FireEye breach explained: How worried should you be?



Cybersecurity firm FireEye announced Tuesday that a sophisticated group of hackers, likely state-sponsored, broke into its network and stole tools the company’s experts developed to simulate real attackers and test the security of its customers. While this is a worrying development, it’s unlikely that this will result in a significant risk increase to organizations, as some offensive tool leaks did in the past.

FireEye is one of the world’s top cybersecurity firms with major government and enterprise customers around the world. The company is known for its top-notch research on state-sponsored threat actors and its incident response capabilities. Over the years it was called to investigate some of the most high-profile breaches in governments and organizations.

Who breached FireEye?

“Recently, we were attacked by a highly sophisticated threat actor, one whose discipline, operational security, and techniques lead us to believe it was a state-sponsored attack,” FireEye CEO Kevin Mandia said in a public announcement. “This attack is different from the tens of thousands of incidents we have responded to throughout the years. The attackers tailored their world-class capabilities specifically to target and attack FireEye. They are highly trained in operational security and executed with discipline and focus. They operated clandestinely, using methods that counter security tools and forensic examination. They used a novel combination of techniques not witnessed by us or our partners in the past.”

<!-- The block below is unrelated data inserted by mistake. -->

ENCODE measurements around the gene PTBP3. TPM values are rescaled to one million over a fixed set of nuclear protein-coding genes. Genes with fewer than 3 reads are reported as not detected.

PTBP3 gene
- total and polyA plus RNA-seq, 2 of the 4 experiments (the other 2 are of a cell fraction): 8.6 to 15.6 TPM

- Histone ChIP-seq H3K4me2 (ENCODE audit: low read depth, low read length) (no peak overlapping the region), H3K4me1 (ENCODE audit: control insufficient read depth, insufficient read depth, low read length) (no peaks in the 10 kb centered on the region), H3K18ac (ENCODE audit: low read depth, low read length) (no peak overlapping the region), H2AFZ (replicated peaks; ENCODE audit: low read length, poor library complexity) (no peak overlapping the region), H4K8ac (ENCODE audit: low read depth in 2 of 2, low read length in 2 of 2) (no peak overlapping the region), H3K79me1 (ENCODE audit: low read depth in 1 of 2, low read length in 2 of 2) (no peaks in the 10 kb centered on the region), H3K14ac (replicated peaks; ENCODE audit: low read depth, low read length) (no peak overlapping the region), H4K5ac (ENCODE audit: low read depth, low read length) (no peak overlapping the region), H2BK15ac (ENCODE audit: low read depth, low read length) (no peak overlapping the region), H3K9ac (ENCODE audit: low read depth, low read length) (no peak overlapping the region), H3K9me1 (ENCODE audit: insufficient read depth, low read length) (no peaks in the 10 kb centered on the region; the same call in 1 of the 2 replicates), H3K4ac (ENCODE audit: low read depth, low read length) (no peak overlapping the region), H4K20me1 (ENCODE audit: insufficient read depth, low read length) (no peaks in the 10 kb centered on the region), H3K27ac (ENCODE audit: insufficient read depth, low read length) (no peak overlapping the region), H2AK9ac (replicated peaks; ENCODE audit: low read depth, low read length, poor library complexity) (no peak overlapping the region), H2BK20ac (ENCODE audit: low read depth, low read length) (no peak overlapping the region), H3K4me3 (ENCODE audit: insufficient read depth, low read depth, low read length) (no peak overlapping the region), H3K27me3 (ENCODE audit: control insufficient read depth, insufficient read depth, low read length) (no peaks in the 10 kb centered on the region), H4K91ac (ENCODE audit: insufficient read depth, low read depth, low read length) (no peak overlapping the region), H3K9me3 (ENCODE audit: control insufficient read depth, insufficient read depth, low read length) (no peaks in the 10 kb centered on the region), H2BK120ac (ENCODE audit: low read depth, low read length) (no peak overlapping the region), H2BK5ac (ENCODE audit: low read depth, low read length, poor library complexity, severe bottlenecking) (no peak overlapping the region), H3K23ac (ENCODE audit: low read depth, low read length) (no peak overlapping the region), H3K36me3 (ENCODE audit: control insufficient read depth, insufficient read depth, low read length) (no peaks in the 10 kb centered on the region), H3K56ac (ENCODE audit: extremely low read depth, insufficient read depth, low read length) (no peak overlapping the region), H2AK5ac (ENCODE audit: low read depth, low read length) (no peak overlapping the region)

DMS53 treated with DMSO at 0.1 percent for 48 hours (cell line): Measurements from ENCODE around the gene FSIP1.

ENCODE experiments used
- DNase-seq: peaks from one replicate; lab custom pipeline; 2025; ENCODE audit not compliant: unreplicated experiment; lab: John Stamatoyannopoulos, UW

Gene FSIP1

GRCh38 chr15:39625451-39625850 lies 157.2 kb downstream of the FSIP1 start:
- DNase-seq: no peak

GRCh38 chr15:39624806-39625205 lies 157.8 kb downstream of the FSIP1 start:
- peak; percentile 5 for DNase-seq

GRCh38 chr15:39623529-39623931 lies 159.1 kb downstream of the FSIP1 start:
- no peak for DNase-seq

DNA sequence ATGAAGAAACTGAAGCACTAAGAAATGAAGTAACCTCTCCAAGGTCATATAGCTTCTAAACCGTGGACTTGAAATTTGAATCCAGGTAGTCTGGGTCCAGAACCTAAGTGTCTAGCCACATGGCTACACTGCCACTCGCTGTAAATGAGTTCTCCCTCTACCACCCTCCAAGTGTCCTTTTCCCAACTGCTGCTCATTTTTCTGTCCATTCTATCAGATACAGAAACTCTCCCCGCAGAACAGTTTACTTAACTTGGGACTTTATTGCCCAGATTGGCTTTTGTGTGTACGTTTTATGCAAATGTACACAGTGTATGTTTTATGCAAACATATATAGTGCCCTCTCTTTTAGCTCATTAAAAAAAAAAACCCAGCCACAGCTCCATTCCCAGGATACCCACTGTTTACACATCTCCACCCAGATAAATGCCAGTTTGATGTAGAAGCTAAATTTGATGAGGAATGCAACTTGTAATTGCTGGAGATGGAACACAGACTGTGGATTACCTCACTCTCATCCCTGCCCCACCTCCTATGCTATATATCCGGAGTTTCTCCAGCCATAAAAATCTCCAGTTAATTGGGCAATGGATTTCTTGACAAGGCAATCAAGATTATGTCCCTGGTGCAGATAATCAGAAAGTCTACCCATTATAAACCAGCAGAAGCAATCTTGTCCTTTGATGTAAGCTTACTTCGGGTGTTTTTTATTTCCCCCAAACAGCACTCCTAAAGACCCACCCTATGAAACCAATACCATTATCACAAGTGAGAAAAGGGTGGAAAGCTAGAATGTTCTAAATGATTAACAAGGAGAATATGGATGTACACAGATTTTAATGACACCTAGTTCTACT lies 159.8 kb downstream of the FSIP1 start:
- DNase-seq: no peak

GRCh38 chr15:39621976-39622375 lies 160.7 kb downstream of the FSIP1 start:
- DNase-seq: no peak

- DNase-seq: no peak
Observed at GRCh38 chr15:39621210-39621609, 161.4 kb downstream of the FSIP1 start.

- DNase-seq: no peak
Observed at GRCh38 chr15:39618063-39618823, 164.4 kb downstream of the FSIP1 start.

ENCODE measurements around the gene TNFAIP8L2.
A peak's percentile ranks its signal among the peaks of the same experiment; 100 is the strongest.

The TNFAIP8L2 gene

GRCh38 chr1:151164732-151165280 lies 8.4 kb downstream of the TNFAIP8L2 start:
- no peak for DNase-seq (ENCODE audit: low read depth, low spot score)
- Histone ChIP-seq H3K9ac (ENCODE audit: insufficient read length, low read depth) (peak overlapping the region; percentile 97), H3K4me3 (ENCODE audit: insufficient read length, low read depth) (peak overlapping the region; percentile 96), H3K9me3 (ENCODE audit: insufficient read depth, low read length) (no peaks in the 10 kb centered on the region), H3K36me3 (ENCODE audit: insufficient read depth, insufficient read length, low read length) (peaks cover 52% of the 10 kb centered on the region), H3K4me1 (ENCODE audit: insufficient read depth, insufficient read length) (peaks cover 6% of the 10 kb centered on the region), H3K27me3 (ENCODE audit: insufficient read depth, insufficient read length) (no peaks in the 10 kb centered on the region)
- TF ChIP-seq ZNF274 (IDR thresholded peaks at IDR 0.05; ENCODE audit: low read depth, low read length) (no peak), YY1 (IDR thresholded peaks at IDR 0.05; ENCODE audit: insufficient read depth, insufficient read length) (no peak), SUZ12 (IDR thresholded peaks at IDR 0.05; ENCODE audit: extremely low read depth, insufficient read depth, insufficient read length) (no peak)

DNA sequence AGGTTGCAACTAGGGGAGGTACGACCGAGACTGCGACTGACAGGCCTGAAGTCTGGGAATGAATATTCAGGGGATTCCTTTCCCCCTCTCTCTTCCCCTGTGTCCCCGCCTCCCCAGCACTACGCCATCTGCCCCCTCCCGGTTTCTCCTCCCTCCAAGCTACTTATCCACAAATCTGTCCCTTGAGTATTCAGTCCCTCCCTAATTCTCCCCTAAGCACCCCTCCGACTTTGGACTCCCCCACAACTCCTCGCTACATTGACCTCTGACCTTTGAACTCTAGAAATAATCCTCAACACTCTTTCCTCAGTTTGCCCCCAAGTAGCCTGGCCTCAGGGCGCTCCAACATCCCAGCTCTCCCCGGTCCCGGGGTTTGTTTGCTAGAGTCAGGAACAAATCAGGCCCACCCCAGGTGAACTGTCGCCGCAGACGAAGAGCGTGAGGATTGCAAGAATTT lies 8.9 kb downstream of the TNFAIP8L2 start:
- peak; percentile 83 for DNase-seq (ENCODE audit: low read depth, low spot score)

What did the FireEye attackers want?

The attackers, which the Washington Post reported are the hacking arm of Russia’s SVR foreign intelligence service, known in the security industry as APT29 or Cozy Bear, sought information related to FireEye’s government customers. The company said that at this time it hasn’t seen any evidence that customer information related to incident response and consulting engagements was stolen, but the attackers did get some of the company’s internal red team tools.

Red team is the industry term for penetration testers contracted to simulate real attacks so that defenders—the blue team—can assess the strength of the organization’s security measures, their ability to respond and the impact of potential breaches. According to FireEye, the tools that were stolen range from simple scripts for network reconnaissance to more advanced attack frameworks that are similar to other publicly available penetration testing toolkits like Metasploit or CobaltStrike, but which were developed specifically for its red team. Some of the tools are already public as part of the company’s open-source virtual machine CommandoVM or are modifications of existing open-source scripts and packages.

“The red team tools stolen by the attacker did not contain zero-day exploits,” FireEye said in a blog post. “The tools apply well-known and documented methods that are used by other red teams around the world. Although we do not believe that this theft will greatly advance the attacker’s overall capabilities, FireEye is doing everything it can to prevent such a scenario.”

Copyright © 2020 IDG Communications, Inc.


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